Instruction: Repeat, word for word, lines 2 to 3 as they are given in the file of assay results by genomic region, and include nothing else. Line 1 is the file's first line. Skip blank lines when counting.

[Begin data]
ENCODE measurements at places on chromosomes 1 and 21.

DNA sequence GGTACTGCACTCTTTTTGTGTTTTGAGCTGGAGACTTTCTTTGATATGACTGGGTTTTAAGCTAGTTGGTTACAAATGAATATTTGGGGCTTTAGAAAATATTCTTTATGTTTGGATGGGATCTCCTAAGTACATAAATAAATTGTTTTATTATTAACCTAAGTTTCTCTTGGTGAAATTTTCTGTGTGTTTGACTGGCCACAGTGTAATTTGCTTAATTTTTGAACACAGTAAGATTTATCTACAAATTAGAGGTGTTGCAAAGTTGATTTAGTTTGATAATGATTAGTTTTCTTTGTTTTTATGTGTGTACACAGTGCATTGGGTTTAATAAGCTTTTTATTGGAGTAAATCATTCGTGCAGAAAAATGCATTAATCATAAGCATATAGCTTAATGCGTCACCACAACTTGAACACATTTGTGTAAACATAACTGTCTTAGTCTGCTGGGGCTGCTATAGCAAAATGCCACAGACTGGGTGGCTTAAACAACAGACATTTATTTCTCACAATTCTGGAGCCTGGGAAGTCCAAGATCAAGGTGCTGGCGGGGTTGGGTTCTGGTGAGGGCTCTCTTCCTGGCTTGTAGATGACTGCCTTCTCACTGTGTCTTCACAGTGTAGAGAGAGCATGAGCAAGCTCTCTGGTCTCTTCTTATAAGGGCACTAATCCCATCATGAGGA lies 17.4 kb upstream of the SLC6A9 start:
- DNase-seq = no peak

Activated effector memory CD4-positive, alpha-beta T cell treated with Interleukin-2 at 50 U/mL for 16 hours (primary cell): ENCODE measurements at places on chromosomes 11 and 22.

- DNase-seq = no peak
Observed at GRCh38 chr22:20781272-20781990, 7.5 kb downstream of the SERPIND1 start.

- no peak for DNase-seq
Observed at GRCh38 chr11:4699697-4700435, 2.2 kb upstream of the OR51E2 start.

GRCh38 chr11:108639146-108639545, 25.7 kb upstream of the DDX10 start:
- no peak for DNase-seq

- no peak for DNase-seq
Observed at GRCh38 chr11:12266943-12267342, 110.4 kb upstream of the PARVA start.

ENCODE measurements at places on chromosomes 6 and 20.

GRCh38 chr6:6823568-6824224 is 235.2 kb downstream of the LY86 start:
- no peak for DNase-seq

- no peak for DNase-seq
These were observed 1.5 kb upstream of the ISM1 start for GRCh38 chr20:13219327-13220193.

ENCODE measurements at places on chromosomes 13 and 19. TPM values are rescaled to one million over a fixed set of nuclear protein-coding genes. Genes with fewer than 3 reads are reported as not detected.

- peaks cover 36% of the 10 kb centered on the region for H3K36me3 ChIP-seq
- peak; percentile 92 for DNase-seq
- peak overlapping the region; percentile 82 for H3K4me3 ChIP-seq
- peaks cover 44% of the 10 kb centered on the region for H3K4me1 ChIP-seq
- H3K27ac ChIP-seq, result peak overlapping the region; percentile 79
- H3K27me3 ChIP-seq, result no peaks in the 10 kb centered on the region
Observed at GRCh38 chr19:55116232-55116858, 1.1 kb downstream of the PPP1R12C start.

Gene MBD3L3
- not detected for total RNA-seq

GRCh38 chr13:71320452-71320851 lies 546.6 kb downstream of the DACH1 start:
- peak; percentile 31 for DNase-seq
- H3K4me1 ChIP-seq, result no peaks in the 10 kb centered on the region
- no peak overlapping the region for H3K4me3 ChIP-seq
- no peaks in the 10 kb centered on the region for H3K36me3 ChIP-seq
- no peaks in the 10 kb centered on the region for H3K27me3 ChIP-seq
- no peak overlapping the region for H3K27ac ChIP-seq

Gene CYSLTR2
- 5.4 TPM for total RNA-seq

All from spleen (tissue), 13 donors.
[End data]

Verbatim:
DNA sequence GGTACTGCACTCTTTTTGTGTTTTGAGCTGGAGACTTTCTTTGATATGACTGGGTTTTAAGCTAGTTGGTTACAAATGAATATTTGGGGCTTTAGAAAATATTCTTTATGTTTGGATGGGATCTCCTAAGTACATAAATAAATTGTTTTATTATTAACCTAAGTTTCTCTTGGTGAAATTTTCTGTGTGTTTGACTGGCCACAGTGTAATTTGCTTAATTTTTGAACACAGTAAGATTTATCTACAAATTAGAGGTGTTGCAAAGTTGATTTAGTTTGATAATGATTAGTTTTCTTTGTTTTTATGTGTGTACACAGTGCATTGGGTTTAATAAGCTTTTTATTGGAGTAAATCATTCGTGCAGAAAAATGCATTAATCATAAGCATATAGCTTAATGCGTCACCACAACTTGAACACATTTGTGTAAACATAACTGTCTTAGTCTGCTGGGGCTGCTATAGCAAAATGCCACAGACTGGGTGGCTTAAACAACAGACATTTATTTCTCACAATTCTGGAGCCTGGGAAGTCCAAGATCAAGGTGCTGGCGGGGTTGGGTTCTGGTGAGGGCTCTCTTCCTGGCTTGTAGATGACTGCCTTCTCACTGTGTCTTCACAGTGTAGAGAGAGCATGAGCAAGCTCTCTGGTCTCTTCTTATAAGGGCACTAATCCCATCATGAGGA lies 17.4 kb upstream of the SLC6A9 start:
- DNase-seq = no peak